Five China Brand Trends for 2021

January 26, 2021
January 26, 2021 TOBF

Goodbye 2020 and welcome 2021!

By the standards of the last 40 years Chinese economic growth in 2020 was sluggish. But the economy still grew and the latest figures from China’s National Bureau of Statistics are encouraging: retail sales growth accelerated to 4.9% in the final quarter. However, across the year sales were down 3.9%, and with consumers remaining cautious, spending on food, clothing and furniture all remain below pre-COVID levels.

With some degree of uncertainty likely to persist well into 2021 the big questions are, how strongly will Chinese consumer spending bounce back? And what are the key trends brands should consider to ensure they can capture an unfair share of that spend? Five industry experts share their predictions for the coming year:

1. Gillian Yeo, Executive Director of Brands, Accor had this to say:

Localization is a must for international brands.

“Localization is not about translating global brand content, but rather their brand identities interpreted through a Chinese consumer’s lens, and locally grown campaigns built from local consumer insight. It’s not enough for international brands to only dip their toes in China waters anymore. It’s going to take investment, trust in local teams, and a real openness to do whatever it takes to be relevant to Chinese consumers and build brand love.”

The visible success of how China handled the pandemic, especially in contrast to the rest of the world, has seen an incredible surge in national pride among Chinese. And this has shaped consumption choice, and which brands they gravitate towards. In addition, Chinese consumers now have so much more choice. Homegrown brands are popping up – increasingly sophisticated, and naturally relevant to the nuances of Chinese taste.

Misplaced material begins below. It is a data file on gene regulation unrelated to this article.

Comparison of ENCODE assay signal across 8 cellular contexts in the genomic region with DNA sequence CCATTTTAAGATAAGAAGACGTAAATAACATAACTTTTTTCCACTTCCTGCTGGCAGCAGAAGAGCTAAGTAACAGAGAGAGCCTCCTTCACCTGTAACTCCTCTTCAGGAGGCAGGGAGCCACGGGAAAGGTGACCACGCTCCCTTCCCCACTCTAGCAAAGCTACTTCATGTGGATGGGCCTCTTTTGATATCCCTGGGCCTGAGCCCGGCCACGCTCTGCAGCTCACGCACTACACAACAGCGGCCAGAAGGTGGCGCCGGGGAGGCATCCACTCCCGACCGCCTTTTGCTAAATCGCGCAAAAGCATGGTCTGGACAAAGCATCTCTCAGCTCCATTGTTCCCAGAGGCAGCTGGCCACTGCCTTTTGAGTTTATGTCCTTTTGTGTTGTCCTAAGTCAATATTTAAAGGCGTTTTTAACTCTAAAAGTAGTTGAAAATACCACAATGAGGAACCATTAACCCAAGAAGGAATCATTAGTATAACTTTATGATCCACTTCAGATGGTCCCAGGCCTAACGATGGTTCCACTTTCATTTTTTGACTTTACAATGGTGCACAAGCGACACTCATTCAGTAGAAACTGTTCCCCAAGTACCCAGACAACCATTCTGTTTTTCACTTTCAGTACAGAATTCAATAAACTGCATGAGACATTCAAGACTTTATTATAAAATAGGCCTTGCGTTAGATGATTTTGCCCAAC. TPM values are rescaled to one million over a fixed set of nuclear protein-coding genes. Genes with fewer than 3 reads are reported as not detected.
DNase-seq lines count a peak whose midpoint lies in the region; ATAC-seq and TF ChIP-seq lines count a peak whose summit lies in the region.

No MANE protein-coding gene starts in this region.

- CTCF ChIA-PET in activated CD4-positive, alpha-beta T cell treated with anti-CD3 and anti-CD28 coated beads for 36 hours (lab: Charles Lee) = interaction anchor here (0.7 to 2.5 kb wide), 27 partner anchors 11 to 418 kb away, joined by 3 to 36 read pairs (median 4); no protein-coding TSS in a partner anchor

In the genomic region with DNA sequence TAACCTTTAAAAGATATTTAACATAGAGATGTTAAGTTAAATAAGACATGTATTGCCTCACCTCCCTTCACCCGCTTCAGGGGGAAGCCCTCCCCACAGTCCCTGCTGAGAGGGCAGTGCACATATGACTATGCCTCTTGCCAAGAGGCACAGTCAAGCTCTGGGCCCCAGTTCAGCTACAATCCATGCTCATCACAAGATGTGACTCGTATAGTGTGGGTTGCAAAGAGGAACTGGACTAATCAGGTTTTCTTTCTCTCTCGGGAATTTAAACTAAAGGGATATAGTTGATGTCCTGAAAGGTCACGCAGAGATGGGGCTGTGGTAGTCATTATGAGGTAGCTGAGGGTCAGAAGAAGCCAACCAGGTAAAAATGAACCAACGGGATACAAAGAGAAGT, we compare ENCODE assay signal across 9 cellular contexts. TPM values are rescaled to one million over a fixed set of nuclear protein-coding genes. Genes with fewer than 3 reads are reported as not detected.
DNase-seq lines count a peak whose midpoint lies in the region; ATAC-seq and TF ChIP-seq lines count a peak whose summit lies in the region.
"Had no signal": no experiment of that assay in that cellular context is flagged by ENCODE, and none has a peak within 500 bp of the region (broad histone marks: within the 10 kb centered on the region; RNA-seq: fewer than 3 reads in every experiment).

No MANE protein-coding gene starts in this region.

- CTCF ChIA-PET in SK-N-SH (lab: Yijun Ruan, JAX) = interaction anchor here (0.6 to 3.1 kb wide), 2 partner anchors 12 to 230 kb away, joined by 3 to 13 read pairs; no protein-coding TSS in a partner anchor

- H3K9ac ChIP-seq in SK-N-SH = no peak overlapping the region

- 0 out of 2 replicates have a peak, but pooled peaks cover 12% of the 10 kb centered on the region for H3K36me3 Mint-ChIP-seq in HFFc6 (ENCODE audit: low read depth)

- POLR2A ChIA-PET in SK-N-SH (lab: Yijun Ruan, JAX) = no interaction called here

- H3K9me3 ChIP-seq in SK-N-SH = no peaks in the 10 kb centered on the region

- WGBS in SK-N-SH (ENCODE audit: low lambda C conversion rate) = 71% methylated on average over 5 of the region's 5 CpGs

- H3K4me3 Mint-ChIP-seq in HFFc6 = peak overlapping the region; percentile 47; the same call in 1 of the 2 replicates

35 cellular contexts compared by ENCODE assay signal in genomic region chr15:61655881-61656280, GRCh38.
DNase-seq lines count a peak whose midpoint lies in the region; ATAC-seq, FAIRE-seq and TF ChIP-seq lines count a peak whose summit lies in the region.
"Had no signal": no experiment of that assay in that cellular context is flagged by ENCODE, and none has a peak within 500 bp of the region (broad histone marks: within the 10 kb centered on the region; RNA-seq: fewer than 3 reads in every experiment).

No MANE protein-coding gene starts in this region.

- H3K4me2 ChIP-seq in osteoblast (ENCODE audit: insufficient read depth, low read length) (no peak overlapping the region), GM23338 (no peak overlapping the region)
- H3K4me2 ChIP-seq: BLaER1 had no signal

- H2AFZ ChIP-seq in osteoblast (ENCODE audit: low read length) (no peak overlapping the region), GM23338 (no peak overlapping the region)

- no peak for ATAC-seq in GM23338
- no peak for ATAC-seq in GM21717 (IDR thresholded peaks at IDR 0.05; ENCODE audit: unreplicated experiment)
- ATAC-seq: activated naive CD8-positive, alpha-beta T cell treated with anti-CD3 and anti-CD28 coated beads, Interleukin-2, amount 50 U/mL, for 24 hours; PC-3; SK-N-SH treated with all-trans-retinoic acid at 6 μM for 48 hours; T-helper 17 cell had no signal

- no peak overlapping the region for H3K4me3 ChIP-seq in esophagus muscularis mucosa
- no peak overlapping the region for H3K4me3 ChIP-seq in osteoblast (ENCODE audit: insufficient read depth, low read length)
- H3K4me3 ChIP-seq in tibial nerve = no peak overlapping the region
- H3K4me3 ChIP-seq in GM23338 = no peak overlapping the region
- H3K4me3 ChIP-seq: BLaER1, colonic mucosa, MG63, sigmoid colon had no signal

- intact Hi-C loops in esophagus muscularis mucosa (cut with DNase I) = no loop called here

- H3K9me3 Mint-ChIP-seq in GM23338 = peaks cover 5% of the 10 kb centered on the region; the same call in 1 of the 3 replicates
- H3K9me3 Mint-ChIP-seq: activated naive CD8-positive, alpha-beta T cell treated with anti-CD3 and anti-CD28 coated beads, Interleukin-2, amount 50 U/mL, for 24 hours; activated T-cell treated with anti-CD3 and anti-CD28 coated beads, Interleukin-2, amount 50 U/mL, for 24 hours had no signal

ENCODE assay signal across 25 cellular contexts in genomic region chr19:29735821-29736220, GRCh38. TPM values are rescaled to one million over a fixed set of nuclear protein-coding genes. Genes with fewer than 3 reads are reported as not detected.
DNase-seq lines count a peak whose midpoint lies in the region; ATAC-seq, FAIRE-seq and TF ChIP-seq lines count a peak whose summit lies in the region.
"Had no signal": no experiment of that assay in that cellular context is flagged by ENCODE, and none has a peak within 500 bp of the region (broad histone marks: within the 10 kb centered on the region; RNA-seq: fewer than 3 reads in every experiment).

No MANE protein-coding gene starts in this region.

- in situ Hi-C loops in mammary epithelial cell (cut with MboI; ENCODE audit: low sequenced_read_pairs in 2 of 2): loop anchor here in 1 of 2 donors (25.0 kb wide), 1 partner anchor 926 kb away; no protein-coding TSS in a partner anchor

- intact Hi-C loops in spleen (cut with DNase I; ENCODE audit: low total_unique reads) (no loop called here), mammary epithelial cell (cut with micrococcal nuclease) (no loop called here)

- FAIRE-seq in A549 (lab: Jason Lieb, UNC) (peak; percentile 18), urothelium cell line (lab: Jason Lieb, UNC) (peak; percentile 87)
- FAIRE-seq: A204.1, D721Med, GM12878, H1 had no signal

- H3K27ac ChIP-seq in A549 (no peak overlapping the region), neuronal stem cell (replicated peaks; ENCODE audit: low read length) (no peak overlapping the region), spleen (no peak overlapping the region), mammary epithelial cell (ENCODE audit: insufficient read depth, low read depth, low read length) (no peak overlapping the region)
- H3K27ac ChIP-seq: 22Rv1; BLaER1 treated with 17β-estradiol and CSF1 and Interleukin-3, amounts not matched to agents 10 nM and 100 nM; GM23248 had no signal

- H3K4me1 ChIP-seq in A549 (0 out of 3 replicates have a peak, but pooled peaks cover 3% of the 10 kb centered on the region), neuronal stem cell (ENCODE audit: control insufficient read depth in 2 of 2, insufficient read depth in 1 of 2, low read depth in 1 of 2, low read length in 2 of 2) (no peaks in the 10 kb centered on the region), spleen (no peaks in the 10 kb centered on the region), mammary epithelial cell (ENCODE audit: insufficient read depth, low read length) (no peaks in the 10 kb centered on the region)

Burberry is a great example of brand localization: from their choice of messaging and brand ambassadors, to how they do social commerce shows they’re making great efforts to be in tune with their Chinese fans.

2. Have an authentic voice, says Siu Tang, Founder and Creative Director of The Orangeblowfish

Authenticity for brands, is most probably the most important brand characteristic consumer cares about as the world recovers from COVID and consumers are more careful how and where they spend their hard-earned wages.

“Young Chinese consumers – especially the Gen Z – sees being true and authentic to themselves as part of their values. Being authentic means staying focused and consistent about your brand values when communicating with consumers… from logo design to brand storytelling, tone of voice, to the messages on social media and so forth. Striking that perfect balance of being relevant and creative will be key as consumers are now much savvier.”

“Skillfully Blended” wall art at Costa Coffee in Hangzhoue

Costa’s brand story has always been one of artisanal craft and taste. Costa Coffee approached The Orangeblowfish to develop an in-store brand experience that would engage their consumers whilst sipping a nice blend of coffee. Leveraging storytelling, art and space, we turned Costa Coffee’s brand story into a brand installation that included hand-drawn illustrations and wall art showcasing Costa Coffee’s true craftsmanship in their coffee blended process.

3. Nicky Wang, Managing Director and Head of Strategy, WE Red Bridge says:

E-Commerce innovation beyond the big players is necessary.